Pakistan, Its Own Worst EnemyBy THE EDITORIAL BOARD | The New York Times AUG. 29, 2014

Pakistan faces very big problems: a failing economy; a Taliban insurgency; and persistent tension with India, which has resulted again in exchanges of cross-border fire. The country’s leaders and citizens obviously need to join in common cause to put the country on a steadier course.

Alas, this is Pakistan. For the past two weeks, thousands of protesters in Islamabad have been demanding the resignation of Prime Minister Nawaz Sharif. His critics have every right to express their views peacefully. But forcing his resignation is the last thing Pakistan needs.

It would further polarize society, weaken the fragile democratic institutions and strengthen a powerful military, which says it wants to be out of politics but has regularly staged coups and otherwise sought to control civilian governments for three decades.

Mr. Sharif came to office in a parliamentary election 15 months ago, the first peaceful, democratic transition of power between civilian leaders in the country’s history. It was a hopeful moment; some 60 percent of voters turned out, and most people seemed willing to accept his victory.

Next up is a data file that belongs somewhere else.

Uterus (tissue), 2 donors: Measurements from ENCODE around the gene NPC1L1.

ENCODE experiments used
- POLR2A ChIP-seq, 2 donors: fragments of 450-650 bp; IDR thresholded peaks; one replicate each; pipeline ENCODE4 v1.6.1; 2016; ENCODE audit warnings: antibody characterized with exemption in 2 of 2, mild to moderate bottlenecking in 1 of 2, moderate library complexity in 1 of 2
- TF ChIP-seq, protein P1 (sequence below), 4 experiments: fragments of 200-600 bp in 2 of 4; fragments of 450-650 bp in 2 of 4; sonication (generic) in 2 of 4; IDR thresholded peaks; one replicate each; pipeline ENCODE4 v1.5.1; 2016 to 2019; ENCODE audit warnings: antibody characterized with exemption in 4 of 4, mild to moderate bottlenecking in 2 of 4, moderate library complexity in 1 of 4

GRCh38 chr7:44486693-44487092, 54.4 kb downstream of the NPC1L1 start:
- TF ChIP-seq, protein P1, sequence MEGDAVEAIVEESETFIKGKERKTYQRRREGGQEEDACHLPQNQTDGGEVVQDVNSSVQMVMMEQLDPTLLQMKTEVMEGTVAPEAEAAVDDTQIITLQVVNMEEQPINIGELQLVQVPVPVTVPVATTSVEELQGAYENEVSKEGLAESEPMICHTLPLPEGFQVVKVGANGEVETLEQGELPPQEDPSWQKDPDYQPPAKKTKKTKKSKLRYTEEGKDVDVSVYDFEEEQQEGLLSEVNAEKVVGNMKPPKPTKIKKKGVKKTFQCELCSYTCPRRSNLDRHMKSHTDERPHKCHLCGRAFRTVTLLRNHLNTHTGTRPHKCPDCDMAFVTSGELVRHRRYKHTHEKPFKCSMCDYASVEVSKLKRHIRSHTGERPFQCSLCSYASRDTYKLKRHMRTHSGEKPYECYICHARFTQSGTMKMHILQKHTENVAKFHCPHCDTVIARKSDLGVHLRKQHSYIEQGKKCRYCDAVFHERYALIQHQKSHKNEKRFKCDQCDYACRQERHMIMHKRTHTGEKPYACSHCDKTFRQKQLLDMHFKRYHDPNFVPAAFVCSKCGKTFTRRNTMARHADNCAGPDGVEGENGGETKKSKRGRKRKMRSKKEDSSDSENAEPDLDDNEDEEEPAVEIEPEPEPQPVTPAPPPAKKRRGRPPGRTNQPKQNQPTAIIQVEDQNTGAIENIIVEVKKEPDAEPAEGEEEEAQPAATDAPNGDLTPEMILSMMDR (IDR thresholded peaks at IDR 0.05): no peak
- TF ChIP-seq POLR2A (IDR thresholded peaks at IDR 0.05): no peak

The current anti-Sharif anger is being stoked by two men. Imran Khan, a prominent cricketer turned politician, wants new elections. Muhammad Tahir-ul Qadri, a cleric of the Sufi Islam sect, is pushing for the creation of a unity government. The protesters have demanded electoral reforms and Mr. Sharif’s removal because of alleged corruption in the 2013 election. Some believe that the army, which has an uneasy history with Mr. Sharif, has had a hand in the crisis. Reports that Mr. Khan and Mr. Qadri are negotiating with the army chief of staff are unsettling.

Mr. Sharif’s brief tenure has been marked by sectarian tensions, power outages, insurgent-related violence and a failure to deliver on campaign promises of economic revival. He has also named cronies to high posts. But forcing him out now and in this way is not the answer. A smarter approach is to make democratic processes work through reforms to prevent electoral fraud and rampant cronyism. It will also require negotiation and compromise.

The United States, preoccupied with crises elsewhere, has shown little urgency in trying to calm the situation, even though Pakistan’s stability is crucial to regional order — especially as American troops withdraw from Afghanistan. It should be pressing Pakistan’s army, in particular, to reject any idea of staging a coup. Mr. Sharif should resolve to govern better while the military focuses on its primary concern, defeating the Taliban threat.

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